Hardware Reviews

Dell Inspiron 8000 Laptop

Reviewed by Laurence Fenn

The Dell Inspiron 8000 laptop comes with one of the new NVIDIA GeForce2 Go mobile 3D cards. It means that gaming on a laptop can come up to the speed of the desktop, as well as a dual display to a television. The bundled software that comes with the laptop includes Microsoft Windows Me, Microsoft WorkSuite 2000, Norton AntiVirus 2000 version 6, MGI VideoWave III, Adaptec Easy CD Creator 4.02d, Direct CD 3.01d and WinDVD 2000. The technical specifications of the machine received are : Pentium III 700MHz 100MHz Bus, 256Kb cache, 128 Mb SDRAM, 29Gb Hard Drive, DVD/CD-ROM Toshiba SD-2002 (DVD-ROM x6, CD-ROM x24, CD-RW x4), ESS Maestro PCI Audio card, LT Win V90 56k Modem, additional Toshiba DVD/CDRW in media bay (swappable with Floppy disc drive), NVIDIA GeForce2 Go 32Mb (capable of 1400x1050 at 32-bit colour), FE575C - 3com 10/100 LAN Cardbus Fast Ethernet Card (PCMCIA).

It includes a 10 Min VHS Tape showing the main features of the machine, and how to change the DVD/CDRW drive with the floppy drive. It did seem strange that you could have two identical CD/DVD drives in the laptop at the same time.

I used SiSandra to run some benchmarks on the PC, with Dhrystone ALU 1862 MIPS, Whetstone FPU 925 MFLOPS, where a Pentium 3 1 GHz 256Kb would result in Dhrystone ALU 2720 MIPS, Whetstone FPU 1336 MFLOPS. The hard disc test (with a 191Mb test file) came up with a Drive Index of 12337, where a EIDE UDMA66 = 1300, EIDE UDMA33 = 8000, EIDE UDMA = 6500 and EIDE 4GB = 3500. For the graphics, I tried Mad Onion's 3D Mark 2001 (which was curiously installed on the PC). It got a benchmark of 1730 running at 1024x768 32-bit colour, rising to 1934 for 800x600 32-bit.

There is a large space between the bottom of the keyboard and the end of the laptop itself, with two plastic palm rests. These can be exchanged with new ones in light grey, dark grey, blue, purple and orange colours. Between these are two large grey mouse buttons. Above them is a touch pad and then above that is another two smaller grey mouse buttons. In the middle of the keyboard is a track stick (small rubber ball mouse controller, like on IBM ThinkPads). Having two methods of moving the mouse (not including using a mouse in the PS/2 port and two sets of mouse buttons is excessive.

The volume control is also by two buttons at the top and a function key and button combination. Next to the hard volume controls are four access direct buttons, which can change between applications or CD/DVD controls. In application mode, button 1 = E-Support, button 2 = Web Browser, buttons 3 and 4 = programmable. In CD mode they are Play/Pause, Stop, Previous Track and Next Track, but they did not work with either drive, which had Media Player 7 as the CD player.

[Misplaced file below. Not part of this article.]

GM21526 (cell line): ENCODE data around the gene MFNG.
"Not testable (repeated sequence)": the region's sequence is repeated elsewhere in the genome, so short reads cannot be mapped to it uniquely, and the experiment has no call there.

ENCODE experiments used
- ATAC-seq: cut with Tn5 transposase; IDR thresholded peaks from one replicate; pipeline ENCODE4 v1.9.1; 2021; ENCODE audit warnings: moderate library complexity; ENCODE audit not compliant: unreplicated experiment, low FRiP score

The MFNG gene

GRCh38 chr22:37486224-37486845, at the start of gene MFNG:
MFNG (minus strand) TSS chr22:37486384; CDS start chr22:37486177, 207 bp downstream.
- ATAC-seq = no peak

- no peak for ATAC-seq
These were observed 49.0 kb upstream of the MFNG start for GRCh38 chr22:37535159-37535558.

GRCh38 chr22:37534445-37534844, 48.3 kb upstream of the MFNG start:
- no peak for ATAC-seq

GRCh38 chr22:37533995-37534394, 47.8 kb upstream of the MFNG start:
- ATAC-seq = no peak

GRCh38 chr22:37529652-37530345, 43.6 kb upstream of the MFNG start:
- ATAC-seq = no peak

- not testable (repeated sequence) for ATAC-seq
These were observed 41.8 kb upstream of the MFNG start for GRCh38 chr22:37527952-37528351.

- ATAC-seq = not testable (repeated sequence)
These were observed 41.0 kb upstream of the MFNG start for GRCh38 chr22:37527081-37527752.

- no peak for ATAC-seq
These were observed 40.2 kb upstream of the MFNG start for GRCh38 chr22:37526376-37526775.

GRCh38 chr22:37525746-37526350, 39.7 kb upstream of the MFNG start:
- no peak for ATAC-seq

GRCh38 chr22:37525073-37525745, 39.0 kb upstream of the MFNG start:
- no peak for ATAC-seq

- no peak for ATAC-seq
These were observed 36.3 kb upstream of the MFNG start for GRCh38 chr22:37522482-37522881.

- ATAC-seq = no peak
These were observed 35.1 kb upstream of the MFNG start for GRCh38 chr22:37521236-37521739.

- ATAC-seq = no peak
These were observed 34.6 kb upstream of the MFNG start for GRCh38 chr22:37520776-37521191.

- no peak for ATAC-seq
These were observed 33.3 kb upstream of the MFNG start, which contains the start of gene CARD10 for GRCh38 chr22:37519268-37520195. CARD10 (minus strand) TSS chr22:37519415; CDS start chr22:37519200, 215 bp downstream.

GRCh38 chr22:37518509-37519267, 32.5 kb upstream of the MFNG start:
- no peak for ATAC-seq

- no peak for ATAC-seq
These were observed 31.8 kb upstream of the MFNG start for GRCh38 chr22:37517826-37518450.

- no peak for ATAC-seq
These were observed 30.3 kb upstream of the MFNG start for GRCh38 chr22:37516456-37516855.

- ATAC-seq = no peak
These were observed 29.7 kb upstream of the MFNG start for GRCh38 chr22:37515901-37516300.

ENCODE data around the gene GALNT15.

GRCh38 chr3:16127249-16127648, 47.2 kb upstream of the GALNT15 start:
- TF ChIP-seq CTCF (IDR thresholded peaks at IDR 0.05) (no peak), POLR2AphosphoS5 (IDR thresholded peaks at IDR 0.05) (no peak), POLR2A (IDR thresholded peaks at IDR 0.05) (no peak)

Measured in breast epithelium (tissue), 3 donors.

I had a bit of a problem with the CD drives. They were very noisy (possibly running at 24x) and had problems with recognising CD-R discs. When installing Escape from Monkey Island, the system did not recognise the disc had changed. I had to eject the CD by right-clicking on the drive in My computer as the system did not detect disc change when I used eject button on the drive. Another way that I could have ejected the disc is using a blue function key combination, which ejects first one drive, then the other!

On the side next to the CD/DVD drive is an S-Video port with TV adapter for S-Video, composite video and S/PDIF. The connections are not marked on the adapter. Using the twin display option the screen must be set to 800x600 to view the output on the television. The picture was bright, although there was a slight disturbance when viewing a DVD film with fast movement. There is also a black border on the TV screen, when the display on the PC is full screen. The audio ports are on the opposite side of the laptop, so if you want to connect the composite out and the headphone out to your television, you are going to need some long cables. The speakers in the laptop are adequate, but distort badly when the volume is louder than 50%.

The display was very good and the NVIDIA demos were as fast as any desktop PC with a GeForce card. Full screen video was fine, apart from the disturbance problem with DVD films. As you have two DVD drives, you can set the DVD region to be different for each drive, watching UK region 2 discs on one and US region 1 discs on the other. Maybe that was the reason for including two DVD drives!

The Tell Me How help file is very good, explaining everything about the PC with easy to understand procedures. It does however refer to the video card as an ATI card, so the change to a GeForce2 mobile must have been a recent change, and the help file has not been altered.

The laptop is quite heavy with the battery in, which takes one hour to charge with the PC off, or 2.5 hours with the PC on. I'm not sure of the price of this machine, especially with the options supplied (128Mb Ram for a start, where the standard is apparently 32Mb, and a network card), but the excessive buttons and hardware problems does put a dent on what could be an excellent machine.